According to a psychology expert (Cherry, 2014), Authoritative parenting is one of the three parenting styles developed from Diana Baumrind. This parenting style is often referred to as a “democratic” style and involves high expectations from the child by the parent. Unlike a permissive parenting style, a parent using a authoritative style is more involved. The authoritative parent will often listen to their child and encourage independence. The results from the child’s decisions can be followed with consequences along with future expectations. Alike a permissive parenting style, an authoritative parent will express warmth nurturance, which is used in moderation according to age. According to Baumrind, children raised by a authoritative style usually become more capable, happy, and successful. This can mirror what that child will be like at adolescence. With happier dispositions, proper emotional control, good social skills, and self-confidence, a child will move into adolescence at an earlier age. Overall, authoritative parenting will come from a functional family. With strong self-discipline in a child, the child will make strong decisions and will be less affected by peers and other influences of their environment. Life influences during middle childhood are easily experienced and evaluated by a child from an authoritative background. With many influential experiences in middle childhood, a child will develop into an adolescent with strong moral values.
In contrast to both authoritative and permissive parenting styles (Kopko, 2007), the authoritarian parenting style can be defined as a display of little warmth and very high control. Authoritarian parents are strict disciplinarians, which use strict consequences to force the child or adolescent in following directions. There are few discussions with their child regarding rules and standards are never debated. During middle childhood, the child will be very evasive of dependence, which can result in depression. Authoritarian parents definitely follow under a dysfunctional family. A adolescent from a authoritarian background will eventually become rebellious during their teens. Often rebelliousness can result in extreme complications during adolescence from the child to the parent. Authoritarian parents can be viewed as self-centered. Once the human moves from middle childhood into adolescence, the adolescent can become a lot alike their authoritarian parent making he or she self-centered as well. A child may be very evasive of peer pressure because of the strict consequences that will follow, which can be a good thing or a bad thing. Experiences during middle childhood are important regardless how influential they may be. All influences in middle childhood contribute to the development of moral values. There is just such a difficulty in experiencing such life influences when coming from an authoritarian parenting style compared to a permissive or authoritative parenting style.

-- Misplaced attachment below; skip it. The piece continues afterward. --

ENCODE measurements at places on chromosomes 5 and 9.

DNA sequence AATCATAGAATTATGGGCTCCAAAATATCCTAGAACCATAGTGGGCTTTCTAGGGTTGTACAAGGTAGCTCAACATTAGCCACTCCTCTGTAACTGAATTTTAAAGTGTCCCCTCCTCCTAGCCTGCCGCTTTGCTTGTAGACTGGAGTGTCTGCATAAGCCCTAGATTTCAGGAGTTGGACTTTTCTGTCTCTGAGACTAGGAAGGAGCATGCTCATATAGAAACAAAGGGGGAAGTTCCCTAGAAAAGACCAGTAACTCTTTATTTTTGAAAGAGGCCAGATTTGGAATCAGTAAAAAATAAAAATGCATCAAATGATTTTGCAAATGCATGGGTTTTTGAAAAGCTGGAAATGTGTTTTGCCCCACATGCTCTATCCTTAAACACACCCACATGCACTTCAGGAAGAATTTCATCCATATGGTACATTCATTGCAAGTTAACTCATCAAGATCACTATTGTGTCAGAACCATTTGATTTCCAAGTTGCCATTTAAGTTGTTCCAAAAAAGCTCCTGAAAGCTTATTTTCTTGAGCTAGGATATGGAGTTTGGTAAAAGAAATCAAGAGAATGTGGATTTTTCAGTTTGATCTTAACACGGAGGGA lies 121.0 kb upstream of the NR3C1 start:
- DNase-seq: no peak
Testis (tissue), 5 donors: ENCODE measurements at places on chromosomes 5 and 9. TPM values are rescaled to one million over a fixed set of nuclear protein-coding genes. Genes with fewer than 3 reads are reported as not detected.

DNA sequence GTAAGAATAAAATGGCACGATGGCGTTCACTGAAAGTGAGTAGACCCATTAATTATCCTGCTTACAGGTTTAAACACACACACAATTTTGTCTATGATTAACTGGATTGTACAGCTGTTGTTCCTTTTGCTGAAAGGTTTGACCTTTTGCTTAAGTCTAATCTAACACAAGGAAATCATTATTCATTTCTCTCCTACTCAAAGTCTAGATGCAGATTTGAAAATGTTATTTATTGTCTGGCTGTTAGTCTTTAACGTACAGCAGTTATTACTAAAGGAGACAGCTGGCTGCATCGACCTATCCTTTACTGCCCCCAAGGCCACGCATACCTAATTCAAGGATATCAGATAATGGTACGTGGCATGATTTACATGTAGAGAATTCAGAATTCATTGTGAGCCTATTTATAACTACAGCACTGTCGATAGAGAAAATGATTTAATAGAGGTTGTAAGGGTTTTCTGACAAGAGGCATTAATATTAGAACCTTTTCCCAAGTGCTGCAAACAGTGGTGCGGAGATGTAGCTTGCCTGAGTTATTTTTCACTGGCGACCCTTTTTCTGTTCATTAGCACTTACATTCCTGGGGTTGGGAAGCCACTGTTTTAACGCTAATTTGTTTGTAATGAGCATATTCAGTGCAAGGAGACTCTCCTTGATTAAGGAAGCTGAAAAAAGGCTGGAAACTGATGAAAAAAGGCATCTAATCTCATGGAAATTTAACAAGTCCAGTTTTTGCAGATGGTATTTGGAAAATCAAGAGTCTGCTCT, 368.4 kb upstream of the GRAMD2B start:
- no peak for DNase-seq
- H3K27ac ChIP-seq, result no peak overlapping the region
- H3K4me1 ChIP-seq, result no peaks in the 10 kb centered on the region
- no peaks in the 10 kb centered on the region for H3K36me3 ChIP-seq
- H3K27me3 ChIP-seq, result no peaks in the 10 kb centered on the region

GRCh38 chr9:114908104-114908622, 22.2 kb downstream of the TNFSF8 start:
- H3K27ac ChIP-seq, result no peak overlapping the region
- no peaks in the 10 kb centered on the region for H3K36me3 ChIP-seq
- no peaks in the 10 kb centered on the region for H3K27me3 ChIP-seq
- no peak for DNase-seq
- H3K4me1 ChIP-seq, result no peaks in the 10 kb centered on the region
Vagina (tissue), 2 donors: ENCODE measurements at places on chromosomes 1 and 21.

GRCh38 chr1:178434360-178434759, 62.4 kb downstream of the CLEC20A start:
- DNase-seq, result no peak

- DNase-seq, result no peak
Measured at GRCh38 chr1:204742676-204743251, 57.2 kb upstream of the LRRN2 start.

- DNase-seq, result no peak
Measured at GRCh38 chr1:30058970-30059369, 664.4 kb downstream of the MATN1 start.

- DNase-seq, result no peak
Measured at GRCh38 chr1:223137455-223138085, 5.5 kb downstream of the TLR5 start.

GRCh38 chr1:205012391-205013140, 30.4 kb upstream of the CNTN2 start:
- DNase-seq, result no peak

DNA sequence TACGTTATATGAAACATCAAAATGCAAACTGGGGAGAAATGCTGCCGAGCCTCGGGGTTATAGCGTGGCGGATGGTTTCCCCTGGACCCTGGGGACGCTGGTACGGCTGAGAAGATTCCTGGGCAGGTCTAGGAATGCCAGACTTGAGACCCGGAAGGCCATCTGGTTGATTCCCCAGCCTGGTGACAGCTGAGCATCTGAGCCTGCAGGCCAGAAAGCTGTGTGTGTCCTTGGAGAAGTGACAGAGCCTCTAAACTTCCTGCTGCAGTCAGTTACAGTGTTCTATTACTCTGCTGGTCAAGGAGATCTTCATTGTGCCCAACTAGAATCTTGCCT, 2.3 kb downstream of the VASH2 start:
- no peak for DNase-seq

In conclusion, the three different parenting styles have few similarities and very different results as a child moves from middle childhood into adolescence. Permissive parenting is comforting but does not display a structure that will help an adolescent with becoming more independent. Authoritarian parenting styles can be seen as totally opposite from a permissive parenting style but also make complications with an adolescent becoming independent. In addition, the permissive and authoritarian parenting styles are dysfunctional compared to the authoritative parenting style. Authoritative parenting styles can have a better opportunity to encourage a adolescent to be dependent with all the necessary comforts of a parent. Overall, parents can have the best outcome of a adolescent if they find a good mixture of each parenting style that will end in creating a adolescent with strong moral values.
Cherry, K. (2014). What Is Authoritative Parenting?. Retrieved from http://psychology.about.com/od/childcare/f/authoritative-parenting.htm Kimberly, K. (2007). Parenting Styles and Adolescents. Retrieved from http://www.human.cornell.edu/pam/outreach/parenting/research/upload/Parenting-20Styles-20and-20Adolescents.pdf